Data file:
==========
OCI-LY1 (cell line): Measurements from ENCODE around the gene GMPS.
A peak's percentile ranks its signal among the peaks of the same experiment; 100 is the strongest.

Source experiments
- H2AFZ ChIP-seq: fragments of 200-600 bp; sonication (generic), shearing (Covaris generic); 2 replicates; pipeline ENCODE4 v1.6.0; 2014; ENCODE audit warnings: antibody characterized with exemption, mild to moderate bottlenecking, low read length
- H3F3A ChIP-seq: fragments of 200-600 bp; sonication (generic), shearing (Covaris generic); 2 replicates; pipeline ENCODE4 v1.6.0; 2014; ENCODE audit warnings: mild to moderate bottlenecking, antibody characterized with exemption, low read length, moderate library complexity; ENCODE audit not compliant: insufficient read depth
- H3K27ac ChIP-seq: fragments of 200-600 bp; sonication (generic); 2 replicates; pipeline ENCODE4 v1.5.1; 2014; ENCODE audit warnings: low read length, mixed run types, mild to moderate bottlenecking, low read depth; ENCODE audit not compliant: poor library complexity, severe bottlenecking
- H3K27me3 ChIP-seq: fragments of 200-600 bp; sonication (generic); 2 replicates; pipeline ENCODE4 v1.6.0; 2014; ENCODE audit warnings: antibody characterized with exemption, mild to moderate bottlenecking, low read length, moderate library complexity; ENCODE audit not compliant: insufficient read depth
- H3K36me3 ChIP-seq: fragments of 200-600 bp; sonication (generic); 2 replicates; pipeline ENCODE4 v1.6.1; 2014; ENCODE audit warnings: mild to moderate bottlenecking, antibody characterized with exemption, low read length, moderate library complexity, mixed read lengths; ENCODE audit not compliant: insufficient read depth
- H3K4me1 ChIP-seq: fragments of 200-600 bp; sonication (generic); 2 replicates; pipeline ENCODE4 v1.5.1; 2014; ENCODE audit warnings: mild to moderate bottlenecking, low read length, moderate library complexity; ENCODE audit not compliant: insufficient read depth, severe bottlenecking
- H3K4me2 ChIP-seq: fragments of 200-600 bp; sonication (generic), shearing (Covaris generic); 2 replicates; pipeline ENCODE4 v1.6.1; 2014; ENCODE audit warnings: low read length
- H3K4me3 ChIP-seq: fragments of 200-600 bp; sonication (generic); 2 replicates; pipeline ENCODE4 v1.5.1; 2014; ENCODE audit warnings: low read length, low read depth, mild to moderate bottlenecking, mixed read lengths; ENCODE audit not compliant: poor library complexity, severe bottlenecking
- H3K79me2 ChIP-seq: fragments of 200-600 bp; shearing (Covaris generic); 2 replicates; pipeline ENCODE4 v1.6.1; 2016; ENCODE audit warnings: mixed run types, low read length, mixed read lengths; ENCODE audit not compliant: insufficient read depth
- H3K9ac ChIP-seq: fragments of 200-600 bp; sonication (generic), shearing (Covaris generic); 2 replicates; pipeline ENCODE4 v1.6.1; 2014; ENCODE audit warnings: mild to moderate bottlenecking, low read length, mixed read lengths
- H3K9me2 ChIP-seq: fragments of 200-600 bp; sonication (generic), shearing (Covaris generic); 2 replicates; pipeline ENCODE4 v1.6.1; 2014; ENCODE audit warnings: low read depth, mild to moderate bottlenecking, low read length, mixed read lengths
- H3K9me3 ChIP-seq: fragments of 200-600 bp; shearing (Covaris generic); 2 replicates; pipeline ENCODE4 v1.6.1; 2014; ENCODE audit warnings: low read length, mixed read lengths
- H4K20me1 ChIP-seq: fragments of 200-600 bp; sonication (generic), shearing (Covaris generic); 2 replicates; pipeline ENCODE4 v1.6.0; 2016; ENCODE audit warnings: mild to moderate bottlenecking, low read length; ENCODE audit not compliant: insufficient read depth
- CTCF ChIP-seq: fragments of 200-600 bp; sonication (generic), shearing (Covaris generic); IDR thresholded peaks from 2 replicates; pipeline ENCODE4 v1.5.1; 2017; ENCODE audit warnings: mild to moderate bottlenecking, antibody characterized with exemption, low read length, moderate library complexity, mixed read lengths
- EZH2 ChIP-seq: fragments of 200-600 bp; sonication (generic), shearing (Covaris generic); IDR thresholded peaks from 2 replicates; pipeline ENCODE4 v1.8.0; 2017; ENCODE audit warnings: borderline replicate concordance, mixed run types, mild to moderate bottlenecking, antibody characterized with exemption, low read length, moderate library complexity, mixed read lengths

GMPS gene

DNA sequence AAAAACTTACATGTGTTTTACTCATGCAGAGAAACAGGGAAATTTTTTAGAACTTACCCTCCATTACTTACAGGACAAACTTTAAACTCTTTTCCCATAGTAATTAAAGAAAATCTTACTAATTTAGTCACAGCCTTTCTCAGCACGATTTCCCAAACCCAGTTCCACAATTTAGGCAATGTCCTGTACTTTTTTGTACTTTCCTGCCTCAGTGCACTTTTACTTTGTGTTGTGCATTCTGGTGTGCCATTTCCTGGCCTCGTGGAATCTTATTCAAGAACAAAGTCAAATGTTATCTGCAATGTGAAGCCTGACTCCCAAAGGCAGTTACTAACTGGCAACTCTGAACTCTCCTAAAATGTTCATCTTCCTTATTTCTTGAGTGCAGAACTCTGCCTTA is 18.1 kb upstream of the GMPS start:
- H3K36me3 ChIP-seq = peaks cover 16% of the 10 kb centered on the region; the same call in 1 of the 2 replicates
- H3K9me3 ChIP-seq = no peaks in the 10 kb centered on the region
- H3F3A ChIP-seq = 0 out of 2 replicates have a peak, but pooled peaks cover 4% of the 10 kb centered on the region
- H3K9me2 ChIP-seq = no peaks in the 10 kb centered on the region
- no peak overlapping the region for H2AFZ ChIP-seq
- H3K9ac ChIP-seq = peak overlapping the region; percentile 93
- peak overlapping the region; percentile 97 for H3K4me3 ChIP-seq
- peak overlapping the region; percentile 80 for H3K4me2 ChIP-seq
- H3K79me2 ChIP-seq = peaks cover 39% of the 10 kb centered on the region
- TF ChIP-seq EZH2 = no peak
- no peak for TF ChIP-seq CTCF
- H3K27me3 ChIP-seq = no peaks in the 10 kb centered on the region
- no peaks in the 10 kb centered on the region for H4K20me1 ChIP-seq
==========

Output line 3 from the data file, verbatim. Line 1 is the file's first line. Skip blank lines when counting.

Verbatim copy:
Source experiments